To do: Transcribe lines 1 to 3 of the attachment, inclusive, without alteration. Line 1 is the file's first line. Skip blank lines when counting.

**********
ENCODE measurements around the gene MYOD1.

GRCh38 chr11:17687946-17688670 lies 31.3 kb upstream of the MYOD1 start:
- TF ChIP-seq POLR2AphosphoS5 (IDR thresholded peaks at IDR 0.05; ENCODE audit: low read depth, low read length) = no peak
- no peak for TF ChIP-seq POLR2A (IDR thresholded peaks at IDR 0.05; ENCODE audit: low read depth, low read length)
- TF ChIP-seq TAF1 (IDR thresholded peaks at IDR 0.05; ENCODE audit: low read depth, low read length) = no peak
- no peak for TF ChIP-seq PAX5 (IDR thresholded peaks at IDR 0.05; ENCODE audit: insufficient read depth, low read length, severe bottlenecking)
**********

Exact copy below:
ENCODE measurements around the gene MYOD1.

GRCh38 chr11:17687946-17688670 lies 31.3 kb upstream of the MYOD1 start:
- TF ChIP-seq POLR2AphosphoS5 (IDR thresholded peaks at IDR 0.05; ENCODE audit: low read depth, low read length) = no peak